- UK College of Nursing Students – Nursing students will work with schools on tobacco prevention, intervention and cessation programs. These are offered on a semester basis. Contact Kacy Allen Bryant at email@example.com for details.
- Fayette County Health Department –The health department offers several in-school programs, including TATU (Teens Against Tobacco Use) which involves high-school students going into middle and elementary classrooms; NOT (Not On Tobacco), and other nutrition and wellness presentations which can be tailored to meet the individual classroom needs. Contact Allison Evans at firstname.lastname@example.org for details.
- Bluegrass Prevention Center – The alcohol, tobacco and other drug prevention program of Bluegrass Regional MHMR Board, Inc. has trained professionals who can provide resources and information that is appropriate for youth and parent presentations. Please call 859-225-3296.
What You Can Do to Help
Support coalition efforts to collect data, including through the Kentucky Incentives for Prevention (KIP) Survey which is administered to 6th, 8th, 10th and 12th graders every other year.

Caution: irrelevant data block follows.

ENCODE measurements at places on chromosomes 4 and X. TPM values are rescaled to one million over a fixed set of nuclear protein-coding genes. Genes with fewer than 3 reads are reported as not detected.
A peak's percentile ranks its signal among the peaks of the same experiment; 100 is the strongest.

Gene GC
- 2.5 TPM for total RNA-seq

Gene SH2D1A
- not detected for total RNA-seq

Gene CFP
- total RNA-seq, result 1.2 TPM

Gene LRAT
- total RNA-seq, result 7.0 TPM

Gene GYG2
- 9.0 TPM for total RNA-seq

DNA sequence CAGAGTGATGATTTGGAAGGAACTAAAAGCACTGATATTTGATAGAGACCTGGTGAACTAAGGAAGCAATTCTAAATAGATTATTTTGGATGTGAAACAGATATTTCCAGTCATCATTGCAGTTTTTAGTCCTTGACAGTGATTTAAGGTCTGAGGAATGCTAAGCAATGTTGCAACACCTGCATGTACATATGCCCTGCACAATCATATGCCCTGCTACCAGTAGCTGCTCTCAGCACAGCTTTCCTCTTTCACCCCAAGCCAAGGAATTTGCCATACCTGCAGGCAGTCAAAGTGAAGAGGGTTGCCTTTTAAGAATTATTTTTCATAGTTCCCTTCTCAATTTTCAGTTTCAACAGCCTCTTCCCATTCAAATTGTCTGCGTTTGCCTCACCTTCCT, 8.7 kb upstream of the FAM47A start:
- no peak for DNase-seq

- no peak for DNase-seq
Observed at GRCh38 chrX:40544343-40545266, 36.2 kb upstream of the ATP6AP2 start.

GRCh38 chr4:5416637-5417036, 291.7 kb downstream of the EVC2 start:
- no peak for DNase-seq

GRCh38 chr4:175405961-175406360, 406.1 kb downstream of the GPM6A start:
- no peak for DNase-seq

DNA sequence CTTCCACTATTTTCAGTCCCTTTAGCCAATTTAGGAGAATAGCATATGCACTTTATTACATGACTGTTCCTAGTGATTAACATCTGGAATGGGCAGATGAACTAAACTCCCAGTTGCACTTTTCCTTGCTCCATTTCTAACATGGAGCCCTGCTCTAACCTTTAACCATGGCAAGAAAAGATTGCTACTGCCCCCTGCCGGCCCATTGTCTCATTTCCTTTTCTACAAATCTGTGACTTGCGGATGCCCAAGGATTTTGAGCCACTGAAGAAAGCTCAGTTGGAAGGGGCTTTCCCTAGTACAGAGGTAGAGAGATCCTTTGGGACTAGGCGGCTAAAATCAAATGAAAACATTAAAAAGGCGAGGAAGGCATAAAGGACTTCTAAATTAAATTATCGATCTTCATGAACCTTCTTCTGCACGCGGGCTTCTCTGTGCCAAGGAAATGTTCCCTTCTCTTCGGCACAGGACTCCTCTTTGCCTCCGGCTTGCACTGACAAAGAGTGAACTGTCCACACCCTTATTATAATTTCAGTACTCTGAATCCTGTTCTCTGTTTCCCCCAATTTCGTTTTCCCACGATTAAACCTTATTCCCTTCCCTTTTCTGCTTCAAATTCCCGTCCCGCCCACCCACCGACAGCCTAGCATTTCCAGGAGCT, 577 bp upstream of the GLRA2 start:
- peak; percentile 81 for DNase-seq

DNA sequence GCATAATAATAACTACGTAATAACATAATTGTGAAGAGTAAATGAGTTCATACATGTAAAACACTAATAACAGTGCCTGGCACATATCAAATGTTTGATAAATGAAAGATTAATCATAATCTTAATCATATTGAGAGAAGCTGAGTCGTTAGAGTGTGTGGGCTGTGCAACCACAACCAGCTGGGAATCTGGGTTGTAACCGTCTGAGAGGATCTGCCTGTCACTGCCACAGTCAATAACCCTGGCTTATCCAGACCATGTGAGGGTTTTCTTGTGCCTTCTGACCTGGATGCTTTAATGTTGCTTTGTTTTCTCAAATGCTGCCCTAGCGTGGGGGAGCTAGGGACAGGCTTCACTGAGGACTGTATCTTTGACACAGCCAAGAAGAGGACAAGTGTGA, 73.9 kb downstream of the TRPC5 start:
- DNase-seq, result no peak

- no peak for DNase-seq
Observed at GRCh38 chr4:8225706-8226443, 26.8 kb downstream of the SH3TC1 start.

Help enforce school rules – including the no smoking policy. Students who smoke are more likely to go on to drink and use drugs. The no smoking policy is only as good as its enforcement and that takes the support of all teachers and administrators.
Connect with parents and help educate them. One of the biggest challenges is getting parent involvement. You are in a position to gain parent buy-in and engage them in this important issue.
Serve as a Campus Champion: Teachers, as well as parents and other volunteers are welcome to participate. The Campus Champion serves as a liaison between our coalition and a specific middle or high school to facilitate effective communication and advocate for interventions which will serve all youth. It’s a limited time commitment with huge dividends to our young people!
Contact us to see how you can become involved in our coalition activities.